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The Garden (June 29/06)

Starring Lance Henriksen, The Garden is the latest in a seemingly neverending line of interminable, flat-out dull straight-to-video horror flicks. Though it's technically well made and rife with surprisingly effective performances, the film is ultimately undone by its excruciatingly slow pace and overly talky vibe.

The story revolves around a mentally unstable kid named Sam (Adam Taylor Gordon), who - following his release from a mental hospital - finds himself forced to live on a ranch with his father and a mysterious figure named Ben Zachary (Henriksen). It's not long before Sam begins suffering from a series of disturbing nightmares - most of which revolve around Ben and his admittedly bizarre behavioral ticks. But despite the skepticism of his father, Sam is convinced that there's something very wrong about this place (the film's title essentially gives away all its secrets).

Featuring a screenplay by Sam Bozzo and direction by Don Michael Paul, The Garden stumbles right from the get-go and never quite captures the interest of the viewer. It's clear that Bozzo and Paul are attempting something slightly different than the usual balls-to-the-wall scary movie, but the pair go too far in the opposite direction - ultimately transforming The Garden into a dull, surprisingly inert little thriller.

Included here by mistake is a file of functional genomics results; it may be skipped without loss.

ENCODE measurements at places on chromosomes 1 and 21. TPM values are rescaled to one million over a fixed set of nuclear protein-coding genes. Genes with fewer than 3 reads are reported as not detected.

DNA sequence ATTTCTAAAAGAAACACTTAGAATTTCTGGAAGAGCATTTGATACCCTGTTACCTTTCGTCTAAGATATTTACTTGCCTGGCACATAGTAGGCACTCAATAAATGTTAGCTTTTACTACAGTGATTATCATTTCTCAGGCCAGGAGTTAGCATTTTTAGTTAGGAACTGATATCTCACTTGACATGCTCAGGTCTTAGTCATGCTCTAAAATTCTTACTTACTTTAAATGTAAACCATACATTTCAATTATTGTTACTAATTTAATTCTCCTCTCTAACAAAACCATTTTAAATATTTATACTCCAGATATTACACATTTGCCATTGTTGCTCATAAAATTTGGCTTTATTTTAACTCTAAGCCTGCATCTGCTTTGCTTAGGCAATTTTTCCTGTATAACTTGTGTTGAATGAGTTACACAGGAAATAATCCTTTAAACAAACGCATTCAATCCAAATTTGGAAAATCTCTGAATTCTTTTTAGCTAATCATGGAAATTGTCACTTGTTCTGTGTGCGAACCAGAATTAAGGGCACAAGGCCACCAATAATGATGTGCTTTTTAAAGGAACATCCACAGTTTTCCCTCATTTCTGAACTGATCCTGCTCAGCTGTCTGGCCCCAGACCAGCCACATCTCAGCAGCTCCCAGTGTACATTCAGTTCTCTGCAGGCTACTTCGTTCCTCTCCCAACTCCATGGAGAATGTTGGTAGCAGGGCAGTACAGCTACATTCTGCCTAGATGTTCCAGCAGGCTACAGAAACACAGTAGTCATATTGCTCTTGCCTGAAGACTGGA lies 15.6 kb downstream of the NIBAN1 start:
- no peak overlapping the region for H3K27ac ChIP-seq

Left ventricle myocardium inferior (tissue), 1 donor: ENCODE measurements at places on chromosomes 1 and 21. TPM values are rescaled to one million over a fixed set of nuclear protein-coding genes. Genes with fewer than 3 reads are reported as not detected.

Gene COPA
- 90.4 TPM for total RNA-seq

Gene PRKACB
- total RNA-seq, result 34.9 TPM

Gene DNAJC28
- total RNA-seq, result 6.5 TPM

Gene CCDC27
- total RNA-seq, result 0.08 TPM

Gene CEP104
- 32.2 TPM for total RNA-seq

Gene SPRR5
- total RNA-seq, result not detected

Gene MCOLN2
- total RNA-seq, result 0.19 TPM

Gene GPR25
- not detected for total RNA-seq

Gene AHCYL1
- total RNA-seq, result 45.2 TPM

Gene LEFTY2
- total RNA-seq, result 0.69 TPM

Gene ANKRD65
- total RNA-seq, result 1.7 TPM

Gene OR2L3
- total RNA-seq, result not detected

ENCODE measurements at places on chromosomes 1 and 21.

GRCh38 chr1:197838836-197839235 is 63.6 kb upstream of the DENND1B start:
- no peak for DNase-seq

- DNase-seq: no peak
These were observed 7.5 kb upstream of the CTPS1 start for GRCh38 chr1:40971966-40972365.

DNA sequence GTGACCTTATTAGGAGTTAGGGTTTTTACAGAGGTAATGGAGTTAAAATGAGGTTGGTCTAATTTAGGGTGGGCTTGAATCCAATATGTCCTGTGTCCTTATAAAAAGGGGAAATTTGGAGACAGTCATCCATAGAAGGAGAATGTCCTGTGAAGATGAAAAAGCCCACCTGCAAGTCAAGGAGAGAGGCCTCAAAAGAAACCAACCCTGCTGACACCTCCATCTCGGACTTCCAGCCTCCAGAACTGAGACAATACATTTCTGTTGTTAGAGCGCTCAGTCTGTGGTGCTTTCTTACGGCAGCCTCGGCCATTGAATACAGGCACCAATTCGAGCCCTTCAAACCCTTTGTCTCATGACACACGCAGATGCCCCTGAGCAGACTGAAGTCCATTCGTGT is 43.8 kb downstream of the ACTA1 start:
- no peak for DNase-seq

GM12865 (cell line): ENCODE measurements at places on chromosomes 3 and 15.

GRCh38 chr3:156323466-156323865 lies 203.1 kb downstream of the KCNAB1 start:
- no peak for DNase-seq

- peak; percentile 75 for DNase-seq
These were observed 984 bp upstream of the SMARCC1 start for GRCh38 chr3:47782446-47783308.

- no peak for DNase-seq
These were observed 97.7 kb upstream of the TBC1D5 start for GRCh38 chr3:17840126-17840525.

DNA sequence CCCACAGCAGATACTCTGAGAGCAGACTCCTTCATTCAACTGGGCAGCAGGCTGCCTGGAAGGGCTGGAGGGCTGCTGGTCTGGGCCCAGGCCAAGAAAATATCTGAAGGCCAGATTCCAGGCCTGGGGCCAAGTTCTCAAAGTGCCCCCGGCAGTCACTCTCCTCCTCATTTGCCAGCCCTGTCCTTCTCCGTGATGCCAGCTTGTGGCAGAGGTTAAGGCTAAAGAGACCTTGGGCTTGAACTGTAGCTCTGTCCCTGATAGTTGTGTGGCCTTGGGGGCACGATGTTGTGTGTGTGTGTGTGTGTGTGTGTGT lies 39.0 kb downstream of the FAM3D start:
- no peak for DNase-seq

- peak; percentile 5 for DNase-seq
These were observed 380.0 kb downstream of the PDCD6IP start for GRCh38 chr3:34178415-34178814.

Paul's use of creepy imagery to inject the film with momentary bursts of horror proves to be effective, although the majority of this stuff can't help but come off as meaningless (what's with the guy whose mouth has been sewn shut?) The increasingly ludicrous plot developments - most revolving around the religious overtones of Ben's farm - are exacerbated by Bozzo's penchant for speechifying, as the film's characters are finally forced to talk at one another as the movie lurches towards its inevitable conclusion.

While The Garden does feature an expectedly sinister performance from Henriksen, the bottom line is that there's simply nothing here to hold the viewer's interest.

out of

About the DVD: The Garden arrives on DVD courtesy of Anchor Bay Entertainment, armed with an anamorphically-enhanced transfer and several bonus features (including a commentary track with Paul, a six minute behind-the-scenes featurette, a gallery of stills, and more).
© David Nusair